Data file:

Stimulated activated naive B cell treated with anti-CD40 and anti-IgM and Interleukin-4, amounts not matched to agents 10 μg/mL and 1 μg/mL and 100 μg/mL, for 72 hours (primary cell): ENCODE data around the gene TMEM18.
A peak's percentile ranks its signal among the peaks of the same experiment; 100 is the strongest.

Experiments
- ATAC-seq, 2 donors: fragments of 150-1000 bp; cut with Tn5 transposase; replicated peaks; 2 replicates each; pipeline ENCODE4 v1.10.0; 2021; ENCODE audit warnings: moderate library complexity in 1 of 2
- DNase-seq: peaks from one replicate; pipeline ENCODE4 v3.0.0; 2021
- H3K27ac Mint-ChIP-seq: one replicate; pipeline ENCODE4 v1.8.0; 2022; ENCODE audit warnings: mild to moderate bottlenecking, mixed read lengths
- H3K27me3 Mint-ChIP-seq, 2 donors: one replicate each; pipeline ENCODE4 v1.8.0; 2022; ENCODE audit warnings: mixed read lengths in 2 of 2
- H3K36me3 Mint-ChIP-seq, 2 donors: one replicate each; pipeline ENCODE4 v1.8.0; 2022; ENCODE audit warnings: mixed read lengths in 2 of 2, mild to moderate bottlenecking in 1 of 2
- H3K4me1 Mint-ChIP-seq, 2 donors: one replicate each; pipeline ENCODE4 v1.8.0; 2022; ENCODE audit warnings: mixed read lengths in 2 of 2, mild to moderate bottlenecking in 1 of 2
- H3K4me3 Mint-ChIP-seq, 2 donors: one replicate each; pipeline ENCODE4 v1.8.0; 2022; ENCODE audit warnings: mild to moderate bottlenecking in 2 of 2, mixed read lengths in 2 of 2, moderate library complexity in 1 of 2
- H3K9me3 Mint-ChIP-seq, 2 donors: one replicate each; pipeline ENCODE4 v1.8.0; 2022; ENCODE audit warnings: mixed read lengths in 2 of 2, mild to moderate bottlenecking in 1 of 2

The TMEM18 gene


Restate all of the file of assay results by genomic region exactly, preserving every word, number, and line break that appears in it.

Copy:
Stimulated activated naive B cell treated with anti-CD40 and anti-IgM and Interleukin-4, amounts not matched to agents 10 μg/mL and 1 μg/mL and 100 μg/mL, for 72 hours (primary cell): ENCODE data around the gene TMEM18.
A peak's percentile ranks its signal among the peaks of the same experiment; 100 is the strongest.

Experiments
- ATAC-seq, 2 donors: fragments of 150-1000 bp; cut with Tn5 transposase; replicated peaks; 2 replicates each; pipeline ENCODE4 v1.10.0; 2021; ENCODE audit warnings: moderate library complexity in 1 of 2
- DNase-seq: peaks from one replicate; pipeline ENCODE4 v3.0.0; 2021
- H3K27ac Mint-ChIP-seq: one replicate; pipeline ENCODE4 v1.8.0; 2022; ENCODE audit warnings: mild to moderate bottlenecking, mixed read lengths
- H3K27me3 Mint-ChIP-seq, 2 donors: one replicate each; pipeline ENCODE4 v1.8.0; 2022; ENCODE audit warnings: mixed read lengths in 2 of 2
- H3K36me3 Mint-ChIP-seq, 2 donors: one replicate each; pipeline ENCODE4 v1.8.0; 2022; ENCODE audit warnings: mixed read lengths in 2 of 2, mild to moderate bottlenecking in 1 of 2
- H3K4me1 Mint-ChIP-seq, 2 donors: one replicate each; pipeline ENCODE4 v1.8.0; 2022; ENCODE audit warnings: mixed read lengths in 2 of 2, mild to moderate bottlenecking in 1 of 2
- H3K4me3 Mint-ChIP-seq, 2 donors: one replicate each; pipeline ENCODE4 v1.8.0; 2022; ENCODE audit warnings: mild to moderate bottlenecking in 2 of 2, mixed read lengths in 2 of 2, moderate library complexity in 1 of 2
- H3K9me3 Mint-ChIP-seq, 2 donors: one replicate each; pipeline ENCODE4 v1.8.0; 2022; ENCODE audit warnings: mixed read lengths in 2 of 2, mild to moderate bottlenecking in 1 of 2

The TMEM18 gene